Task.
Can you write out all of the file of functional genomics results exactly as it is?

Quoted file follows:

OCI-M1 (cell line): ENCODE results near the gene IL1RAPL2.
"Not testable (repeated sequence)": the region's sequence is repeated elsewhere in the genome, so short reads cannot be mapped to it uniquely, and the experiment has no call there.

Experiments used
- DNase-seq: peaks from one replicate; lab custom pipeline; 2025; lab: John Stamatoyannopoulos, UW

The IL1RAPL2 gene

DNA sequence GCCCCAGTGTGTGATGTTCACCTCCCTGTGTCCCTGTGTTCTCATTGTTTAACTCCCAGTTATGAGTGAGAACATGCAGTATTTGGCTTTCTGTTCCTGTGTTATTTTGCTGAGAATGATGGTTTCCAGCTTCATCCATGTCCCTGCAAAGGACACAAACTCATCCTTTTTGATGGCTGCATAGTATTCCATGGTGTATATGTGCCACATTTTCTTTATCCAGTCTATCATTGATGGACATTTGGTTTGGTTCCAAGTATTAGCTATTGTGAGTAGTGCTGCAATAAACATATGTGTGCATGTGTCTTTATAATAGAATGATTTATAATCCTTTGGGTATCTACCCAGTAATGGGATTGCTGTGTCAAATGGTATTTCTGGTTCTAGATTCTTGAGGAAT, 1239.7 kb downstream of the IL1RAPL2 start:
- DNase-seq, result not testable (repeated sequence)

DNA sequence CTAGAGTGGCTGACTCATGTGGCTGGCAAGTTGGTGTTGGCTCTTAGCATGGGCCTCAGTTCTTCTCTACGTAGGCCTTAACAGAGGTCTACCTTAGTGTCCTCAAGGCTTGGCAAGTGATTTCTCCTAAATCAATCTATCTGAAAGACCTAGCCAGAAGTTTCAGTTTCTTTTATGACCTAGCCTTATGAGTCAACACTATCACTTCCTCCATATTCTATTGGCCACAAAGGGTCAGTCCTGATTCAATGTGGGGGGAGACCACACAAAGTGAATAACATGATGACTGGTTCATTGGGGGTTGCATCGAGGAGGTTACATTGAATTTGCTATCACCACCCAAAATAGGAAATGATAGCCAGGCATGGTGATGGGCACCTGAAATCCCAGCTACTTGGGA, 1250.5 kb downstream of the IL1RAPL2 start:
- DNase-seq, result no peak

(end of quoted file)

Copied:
OCI-M1 (cell line): ENCODE results near the gene IL1RAPL2.
"Not testable (repeated sequence)": the region's sequence is repeated elsewhere in the genome, so short reads cannot be mapped to it uniquely, and the experiment has no call there.

Experiments used
- DNase-seq: peaks from one replicate; lab custom pipeline; 2025; lab: John Stamatoyannopoulos, UW

The IL1RAPL2 gene

DNA sequence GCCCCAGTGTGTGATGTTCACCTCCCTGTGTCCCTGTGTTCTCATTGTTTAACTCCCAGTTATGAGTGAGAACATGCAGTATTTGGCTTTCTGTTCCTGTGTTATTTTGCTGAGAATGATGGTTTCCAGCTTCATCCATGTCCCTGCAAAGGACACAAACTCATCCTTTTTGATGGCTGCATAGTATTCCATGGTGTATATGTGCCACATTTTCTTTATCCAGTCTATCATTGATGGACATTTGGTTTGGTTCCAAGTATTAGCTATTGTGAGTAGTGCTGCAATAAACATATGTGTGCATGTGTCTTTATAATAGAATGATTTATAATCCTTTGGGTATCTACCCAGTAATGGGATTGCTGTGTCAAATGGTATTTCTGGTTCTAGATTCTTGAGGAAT, 1239.7 kb downstream of the IL1RAPL2 start:
- DNase-seq, result not testable (repeated sequence)

DNA sequence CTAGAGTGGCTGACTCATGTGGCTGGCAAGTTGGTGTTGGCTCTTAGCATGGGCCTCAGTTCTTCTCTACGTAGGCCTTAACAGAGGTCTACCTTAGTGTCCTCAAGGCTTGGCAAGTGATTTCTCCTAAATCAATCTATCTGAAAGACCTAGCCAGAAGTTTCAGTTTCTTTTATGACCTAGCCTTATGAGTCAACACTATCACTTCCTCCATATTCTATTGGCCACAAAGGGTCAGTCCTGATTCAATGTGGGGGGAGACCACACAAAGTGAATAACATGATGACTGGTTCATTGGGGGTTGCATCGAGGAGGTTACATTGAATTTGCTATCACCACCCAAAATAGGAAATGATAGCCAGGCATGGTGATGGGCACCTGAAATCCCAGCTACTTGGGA, 1250.5 kb downstream of the IL1RAPL2 start:
- DNase-seq, result no peak